Elisa Polystar succumbs to Cardinality thoughts

Omdia analyst James Crawshaw thinks the Cardinality acquisition can help Polystar become a more significant player in the service assurance and analytics market.

Ken Wieland, contributing editor

July 6, 2022

3 Min Read
Elisa Polystar succumbs to Cardinality thoughts

Elisa Polystar, the international telecom software business of Elisa Group, has agreed to acquire UK-based Cardinality.

Should it get regulatory approval, the transaction is expected to close before September 30. Until then Cardinality ownership remains in the hands of current operational management and Maven Capital Partners.

Top brass at Polystar, not surprisingly, thought Cardinality was an excellent purchase. No financial details were disclosed but execs maintained it was an important step on the company's journey of "making self-driving networks happen."

"Cardinality enables effective data management at scale and allows operators to fully benefit from the cloud," said Polystar CTO Thomas Nilsson in prepared remarks. "In addition, it enables our subject matter experts to collaborate and develop new use cases for our existing service assurance and automation portfolios more easily and quickly."

Polystar sees the Cardinality portfolio as complementary to its own cloud-native automation and analytics "solutions," which are designed to bring down opex and capex for communications service providers' (CSPs), as well as "enhance" customer experiences.

The UK supplier, through its cloud native Cardinality.io platform, provides data management (DataOps), service assurance and customer experience analytics for CSPs.

The Cardinality.io platform, helped by AI-driven analytics, can purportedly handle "upwards of 50 billion events per day." The company further boasts that its DataOps engine "can easily move data from edge to core to cloud."

Cardinality originality

James Crawshaw, practice leader for service provider transformation at Omdia, a Light Reading sister company, is impressed by how far Cardinality has progressed since it was founded in 2015.

"Cardinality has a strong technology platform, which it has built and proved at scale with customers like Vodafone, Telefonica, Zain and Etisalat," he told Light Reading.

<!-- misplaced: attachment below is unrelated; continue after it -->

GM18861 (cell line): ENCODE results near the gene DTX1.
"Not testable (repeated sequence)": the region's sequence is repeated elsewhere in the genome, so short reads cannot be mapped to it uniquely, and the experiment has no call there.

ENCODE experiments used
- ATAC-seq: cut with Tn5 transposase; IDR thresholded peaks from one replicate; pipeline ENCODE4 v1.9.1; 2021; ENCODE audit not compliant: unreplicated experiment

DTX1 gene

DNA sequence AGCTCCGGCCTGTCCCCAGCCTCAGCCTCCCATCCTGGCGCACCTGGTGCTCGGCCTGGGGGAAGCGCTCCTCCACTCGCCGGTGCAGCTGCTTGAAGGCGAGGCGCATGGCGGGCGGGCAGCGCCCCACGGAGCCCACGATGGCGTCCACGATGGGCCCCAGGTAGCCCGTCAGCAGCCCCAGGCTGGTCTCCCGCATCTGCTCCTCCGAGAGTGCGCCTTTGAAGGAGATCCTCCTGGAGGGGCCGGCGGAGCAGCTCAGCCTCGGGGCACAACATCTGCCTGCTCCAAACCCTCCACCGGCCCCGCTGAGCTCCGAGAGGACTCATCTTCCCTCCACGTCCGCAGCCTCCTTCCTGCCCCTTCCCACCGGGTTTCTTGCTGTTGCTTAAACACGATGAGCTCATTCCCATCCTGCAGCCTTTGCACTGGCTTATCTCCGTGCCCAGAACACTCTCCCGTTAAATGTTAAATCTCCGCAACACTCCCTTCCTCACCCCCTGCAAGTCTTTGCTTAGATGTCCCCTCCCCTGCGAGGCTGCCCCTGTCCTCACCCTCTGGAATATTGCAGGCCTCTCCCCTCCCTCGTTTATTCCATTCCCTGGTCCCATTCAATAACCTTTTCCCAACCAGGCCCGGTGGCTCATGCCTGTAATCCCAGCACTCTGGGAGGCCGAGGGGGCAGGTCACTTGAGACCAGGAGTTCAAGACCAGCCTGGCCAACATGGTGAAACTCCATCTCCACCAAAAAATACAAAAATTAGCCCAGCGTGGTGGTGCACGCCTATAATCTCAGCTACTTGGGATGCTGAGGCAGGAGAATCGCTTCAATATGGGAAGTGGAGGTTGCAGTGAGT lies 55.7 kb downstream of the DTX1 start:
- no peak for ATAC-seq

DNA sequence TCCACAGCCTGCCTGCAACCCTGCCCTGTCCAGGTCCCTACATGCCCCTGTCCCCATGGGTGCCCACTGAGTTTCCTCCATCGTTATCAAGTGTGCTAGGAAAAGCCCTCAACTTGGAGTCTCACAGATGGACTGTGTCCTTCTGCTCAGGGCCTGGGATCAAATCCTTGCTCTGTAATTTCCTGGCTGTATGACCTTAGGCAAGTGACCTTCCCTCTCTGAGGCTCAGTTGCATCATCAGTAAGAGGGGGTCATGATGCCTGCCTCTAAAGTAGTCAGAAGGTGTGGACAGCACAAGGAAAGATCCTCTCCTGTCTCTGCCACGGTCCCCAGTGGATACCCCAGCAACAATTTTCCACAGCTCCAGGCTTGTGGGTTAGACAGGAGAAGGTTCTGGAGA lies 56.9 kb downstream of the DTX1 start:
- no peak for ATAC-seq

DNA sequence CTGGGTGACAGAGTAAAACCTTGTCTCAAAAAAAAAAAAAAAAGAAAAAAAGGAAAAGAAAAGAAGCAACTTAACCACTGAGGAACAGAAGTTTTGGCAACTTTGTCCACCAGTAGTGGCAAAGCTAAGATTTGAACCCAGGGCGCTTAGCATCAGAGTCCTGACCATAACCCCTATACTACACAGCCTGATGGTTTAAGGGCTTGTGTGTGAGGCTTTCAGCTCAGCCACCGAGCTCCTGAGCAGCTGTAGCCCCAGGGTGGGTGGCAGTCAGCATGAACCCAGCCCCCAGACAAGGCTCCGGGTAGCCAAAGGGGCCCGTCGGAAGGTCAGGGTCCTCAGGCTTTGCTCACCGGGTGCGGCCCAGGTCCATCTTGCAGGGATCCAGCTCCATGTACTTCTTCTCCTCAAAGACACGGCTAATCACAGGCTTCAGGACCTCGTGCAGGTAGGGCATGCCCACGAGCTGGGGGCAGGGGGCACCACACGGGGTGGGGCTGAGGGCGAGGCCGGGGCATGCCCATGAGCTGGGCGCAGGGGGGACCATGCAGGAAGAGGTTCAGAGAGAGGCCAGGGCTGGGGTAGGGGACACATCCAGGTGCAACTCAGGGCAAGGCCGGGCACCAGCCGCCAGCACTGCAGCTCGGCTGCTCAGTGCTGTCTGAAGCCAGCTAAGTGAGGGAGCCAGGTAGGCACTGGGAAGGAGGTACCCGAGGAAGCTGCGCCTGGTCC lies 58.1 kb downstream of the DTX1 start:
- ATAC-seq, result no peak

Although Cardinality.io is based on open-source components, added Crawshaw, which includes the likes of Kafka, RabbitMQ and MongoDB, the hard part is making them all work together in a cohesive solution. "It's a problem that Cardinality seems to have cracked," he said.

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Crawshaw points out that Cardinality has already integrated probes from Anritsu, EXFO, InfoVista, Netscout and Radcom, as well as performance management systems from Ericsson, Huawei and Nokia. "They have developed a number of use cases, some of which, like radio optimization and anomaly detection, employ machine learning," he said.

Crawshaw reckons that Polystar has a chance to become a "more significant player" in the service assurance market through the acquisitions of both Cardinality and Frinx, and build on the credibility it has already established with heavyweight CSP customers, including Bell, Telefónica and T-Mobile.

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— Ken Wieland, contributing editor, special to Light Reading

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About the Author(s)

Ken Wieland

contributing editor

Ken Wieland has been a telecoms journalist and editor for more than 15 years. That includes an eight-year stint as editor of Telecommunications magazine (international edition), three years as editor of Asian Communications, and nearly two years at Informa Telecoms & Media, specialising in mobile broadband. As a freelance telecoms writer Ken has written various industry reports for The Economist Group.

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